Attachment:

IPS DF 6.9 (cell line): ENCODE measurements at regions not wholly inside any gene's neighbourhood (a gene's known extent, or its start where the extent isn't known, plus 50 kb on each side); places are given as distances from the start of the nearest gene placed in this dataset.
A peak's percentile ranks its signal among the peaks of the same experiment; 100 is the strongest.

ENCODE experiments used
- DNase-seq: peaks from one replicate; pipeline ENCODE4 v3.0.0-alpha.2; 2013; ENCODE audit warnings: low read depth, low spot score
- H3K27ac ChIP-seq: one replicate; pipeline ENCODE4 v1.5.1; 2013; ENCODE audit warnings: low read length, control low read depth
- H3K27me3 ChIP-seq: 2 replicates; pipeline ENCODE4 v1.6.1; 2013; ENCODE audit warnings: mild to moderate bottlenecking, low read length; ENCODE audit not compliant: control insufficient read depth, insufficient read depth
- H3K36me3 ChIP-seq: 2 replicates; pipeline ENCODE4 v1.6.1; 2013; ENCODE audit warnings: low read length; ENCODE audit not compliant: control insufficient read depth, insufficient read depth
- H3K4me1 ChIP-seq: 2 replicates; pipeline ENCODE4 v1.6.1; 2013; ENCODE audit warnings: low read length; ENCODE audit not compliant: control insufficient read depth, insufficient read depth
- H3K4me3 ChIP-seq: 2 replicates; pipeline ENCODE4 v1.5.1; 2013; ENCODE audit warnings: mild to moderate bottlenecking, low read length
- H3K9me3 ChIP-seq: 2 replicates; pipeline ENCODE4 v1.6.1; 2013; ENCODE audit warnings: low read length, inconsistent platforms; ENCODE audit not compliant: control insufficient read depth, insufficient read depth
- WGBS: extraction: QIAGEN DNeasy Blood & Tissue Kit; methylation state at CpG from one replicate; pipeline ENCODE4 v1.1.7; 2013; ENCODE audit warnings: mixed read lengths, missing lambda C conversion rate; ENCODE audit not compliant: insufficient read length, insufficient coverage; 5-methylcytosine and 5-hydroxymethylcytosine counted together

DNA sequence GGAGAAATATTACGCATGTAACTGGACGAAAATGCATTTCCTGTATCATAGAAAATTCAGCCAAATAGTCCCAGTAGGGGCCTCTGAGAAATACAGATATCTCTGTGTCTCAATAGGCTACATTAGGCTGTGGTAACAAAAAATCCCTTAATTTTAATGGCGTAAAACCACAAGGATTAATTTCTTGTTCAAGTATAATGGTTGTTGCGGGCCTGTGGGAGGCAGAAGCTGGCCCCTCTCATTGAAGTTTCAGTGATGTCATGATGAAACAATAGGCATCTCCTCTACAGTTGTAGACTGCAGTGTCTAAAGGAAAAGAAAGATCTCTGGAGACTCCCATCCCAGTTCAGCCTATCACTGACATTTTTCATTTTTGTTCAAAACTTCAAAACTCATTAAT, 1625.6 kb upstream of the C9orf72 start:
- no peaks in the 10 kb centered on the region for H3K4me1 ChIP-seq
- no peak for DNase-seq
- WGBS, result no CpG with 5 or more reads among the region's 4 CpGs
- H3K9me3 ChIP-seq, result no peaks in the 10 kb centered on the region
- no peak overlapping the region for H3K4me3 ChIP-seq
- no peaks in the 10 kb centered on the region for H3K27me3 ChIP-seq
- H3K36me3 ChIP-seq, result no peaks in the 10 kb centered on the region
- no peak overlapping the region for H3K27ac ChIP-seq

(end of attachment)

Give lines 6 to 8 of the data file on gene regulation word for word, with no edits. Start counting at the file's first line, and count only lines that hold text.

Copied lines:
- H3K27me3 ChIP-seq: 2 replicates; pipeline ENCODE4 v1.6.1; 2013; ENCODE audit warnings: mild to moderate bottlenecking, low read length; ENCODE audit not compliant: control insufficient read depth, insufficient read depth
- H3K36me3 ChIP-seq: 2 replicates; pipeline ENCODE4 v1.6.1; 2013; ENCODE audit warnings: low read length; ENCODE audit not compliant: control insufficient read depth, insufficient read depth
- H3K4me1 ChIP-seq: 2 replicates; pipeline ENCODE4 v1.6.1; 2013; ENCODE audit warnings: low read length; ENCODE audit not compliant: control insufficient read depth, insufficient read depth